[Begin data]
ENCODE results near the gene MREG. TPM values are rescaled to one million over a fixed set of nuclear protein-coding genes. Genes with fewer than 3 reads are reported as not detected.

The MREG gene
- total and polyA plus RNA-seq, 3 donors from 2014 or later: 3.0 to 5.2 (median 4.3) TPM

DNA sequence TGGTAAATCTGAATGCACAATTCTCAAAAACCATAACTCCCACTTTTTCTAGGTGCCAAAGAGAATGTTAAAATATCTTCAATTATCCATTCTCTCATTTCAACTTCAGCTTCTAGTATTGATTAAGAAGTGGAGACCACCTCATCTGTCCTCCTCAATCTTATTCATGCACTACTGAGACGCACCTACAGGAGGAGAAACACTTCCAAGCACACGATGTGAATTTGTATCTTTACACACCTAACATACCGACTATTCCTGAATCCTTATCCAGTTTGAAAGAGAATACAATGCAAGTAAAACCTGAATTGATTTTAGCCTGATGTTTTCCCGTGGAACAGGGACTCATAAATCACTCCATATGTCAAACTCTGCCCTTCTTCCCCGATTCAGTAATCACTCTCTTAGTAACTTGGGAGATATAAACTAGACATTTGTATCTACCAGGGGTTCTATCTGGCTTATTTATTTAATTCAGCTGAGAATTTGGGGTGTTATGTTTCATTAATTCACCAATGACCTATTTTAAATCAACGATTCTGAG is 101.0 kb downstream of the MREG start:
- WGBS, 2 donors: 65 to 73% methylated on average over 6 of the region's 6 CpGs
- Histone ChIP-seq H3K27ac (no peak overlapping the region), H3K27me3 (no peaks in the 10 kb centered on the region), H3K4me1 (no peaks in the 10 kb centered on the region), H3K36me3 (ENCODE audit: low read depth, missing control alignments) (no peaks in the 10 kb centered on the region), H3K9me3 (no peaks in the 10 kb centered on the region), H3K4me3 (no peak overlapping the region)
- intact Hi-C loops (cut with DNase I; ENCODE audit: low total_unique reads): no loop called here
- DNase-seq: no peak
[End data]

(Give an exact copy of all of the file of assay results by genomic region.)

ENCODE results near the gene MREG. TPM values are rescaled to one million over a fixed set of nuclear protein-coding genes. Genes with fewer than 3 reads are reported as not detected.

The MREG gene
- total and polyA plus RNA-seq, 3 donors from 2014 or later: 3.0 to 5.2 (median 4.3) TPM

DNA sequence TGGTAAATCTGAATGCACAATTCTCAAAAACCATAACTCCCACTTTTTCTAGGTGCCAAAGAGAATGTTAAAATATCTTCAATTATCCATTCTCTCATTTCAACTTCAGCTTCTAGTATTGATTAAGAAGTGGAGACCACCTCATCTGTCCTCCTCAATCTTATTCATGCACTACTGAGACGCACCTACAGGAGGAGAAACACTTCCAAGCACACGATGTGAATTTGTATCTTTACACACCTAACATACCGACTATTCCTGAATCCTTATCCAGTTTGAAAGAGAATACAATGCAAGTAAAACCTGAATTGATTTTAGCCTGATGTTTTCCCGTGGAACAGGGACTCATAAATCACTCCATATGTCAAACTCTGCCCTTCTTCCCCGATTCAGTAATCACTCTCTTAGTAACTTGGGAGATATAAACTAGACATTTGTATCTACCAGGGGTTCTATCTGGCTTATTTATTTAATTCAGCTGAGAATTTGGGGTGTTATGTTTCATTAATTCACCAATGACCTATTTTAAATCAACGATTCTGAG is 101.0 kb downstream of the MREG start:
- WGBS, 2 donors: 65 to 73% methylated on average over 6 of the region's 6 CpGs
- Histone ChIP-seq H3K27ac (no peak overlapping the region), H3K27me3 (no peaks in the 10 kb centered on the region), H3K4me1 (no peaks in the 10 kb centered on the region), H3K36me3 (ENCODE audit: low read depth, missing control alignments) (no peaks in the 10 kb centered on the region), H3K9me3 (no peaks in the 10 kb centered on the region), H3K4me3 (no peak overlapping the region)
- intact Hi-C loops (cut with DNase I; ENCODE audit: low total_unique reads): no loop called here
- DNase-seq: no peak